It was this discrepancy that Tang and three other human rights lawyers – Jiang Tianyong, Wang Cheng and Zhang Junjie (the Jiansanjiang Four) – sought to bring attention to by trying to serve as attorneys to the Falun Gong practitioners being held at the Jiansanjiang Legal Education Center. However, before the Jiansanjiang Four could lodge formal complaints on behalf of their clients, the police raided their hotel room and detained the four attorneys.
Zhang Junjie would be released five days later; Tang Jitian and Jiang Tianyong were held in detention for 15 days. None ever went
before a judge but again the law allows for this form of administrative punishment as well. In March 2006, China’s Public Security Administrative Punishment Law (“Admin Punishment Law”) – a law that gives free rein to the police to detain individuals for up to 15 days – went into effect. Under the law, the police essentially serve as prosecutor, judge and jury. Although there is an appeal process, as Joshua Rosenzweig notes, “it’s possible to request that a detention be postponed pending the outcome of such a challenge [appeal], but, again, police have discretion to decide this based on whether they think the individual will continue to be a harm to society. So, basically one has little option but to serve one’s time in jail first and pursue remedies later.”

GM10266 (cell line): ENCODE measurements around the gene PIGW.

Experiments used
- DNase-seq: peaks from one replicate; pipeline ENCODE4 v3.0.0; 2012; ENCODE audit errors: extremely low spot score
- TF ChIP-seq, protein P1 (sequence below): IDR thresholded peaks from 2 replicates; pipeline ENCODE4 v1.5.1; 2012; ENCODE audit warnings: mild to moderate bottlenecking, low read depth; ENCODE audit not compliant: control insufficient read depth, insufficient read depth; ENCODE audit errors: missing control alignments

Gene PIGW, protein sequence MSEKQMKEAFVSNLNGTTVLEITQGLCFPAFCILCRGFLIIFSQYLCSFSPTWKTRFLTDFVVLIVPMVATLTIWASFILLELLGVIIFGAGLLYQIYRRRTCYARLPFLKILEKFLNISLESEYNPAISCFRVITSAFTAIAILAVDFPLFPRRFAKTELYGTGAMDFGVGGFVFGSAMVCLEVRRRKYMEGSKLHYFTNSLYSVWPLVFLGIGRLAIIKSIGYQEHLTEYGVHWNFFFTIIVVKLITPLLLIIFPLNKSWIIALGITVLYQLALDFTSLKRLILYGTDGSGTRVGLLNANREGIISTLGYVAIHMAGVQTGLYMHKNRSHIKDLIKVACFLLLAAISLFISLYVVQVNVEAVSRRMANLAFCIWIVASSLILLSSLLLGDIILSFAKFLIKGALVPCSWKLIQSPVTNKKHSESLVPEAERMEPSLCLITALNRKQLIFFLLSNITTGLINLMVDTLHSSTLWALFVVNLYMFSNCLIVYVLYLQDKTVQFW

Each of the Jiansanjiang Four were held under the Admin Punishment Law. Tang and Jiang were given the maximum punishment of 15 days for “using cult activities to endanger society.” It was Tang and Jiang’s attempts to represent Falun Gong practitioners – the very reason for their profession and protected by the Lawyers Law – that was punished.
Under the Veneer of Legality, Increase Levels of Violence